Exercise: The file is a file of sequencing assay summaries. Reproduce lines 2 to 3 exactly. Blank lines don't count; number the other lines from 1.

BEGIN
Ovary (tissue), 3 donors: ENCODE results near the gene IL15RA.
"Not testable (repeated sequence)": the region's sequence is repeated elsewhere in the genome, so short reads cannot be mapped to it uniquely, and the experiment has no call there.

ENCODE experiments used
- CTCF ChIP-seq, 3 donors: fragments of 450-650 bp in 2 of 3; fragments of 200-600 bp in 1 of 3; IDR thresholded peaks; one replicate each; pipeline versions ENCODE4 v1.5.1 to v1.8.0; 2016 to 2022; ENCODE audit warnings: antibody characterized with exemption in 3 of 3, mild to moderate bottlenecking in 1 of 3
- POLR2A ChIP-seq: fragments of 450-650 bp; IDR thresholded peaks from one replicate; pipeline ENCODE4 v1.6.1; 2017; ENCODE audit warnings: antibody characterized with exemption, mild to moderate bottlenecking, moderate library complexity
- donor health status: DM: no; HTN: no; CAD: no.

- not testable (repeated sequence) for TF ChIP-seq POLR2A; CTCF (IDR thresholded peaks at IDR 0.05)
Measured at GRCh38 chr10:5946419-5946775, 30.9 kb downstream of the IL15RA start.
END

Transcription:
"Not testable (repeated sequence)": the region's sequence is repeated elsewhere in the genome, so short reads cannot be mapped to it uniquely, and the experiment has no call there.

ENCODE experiments used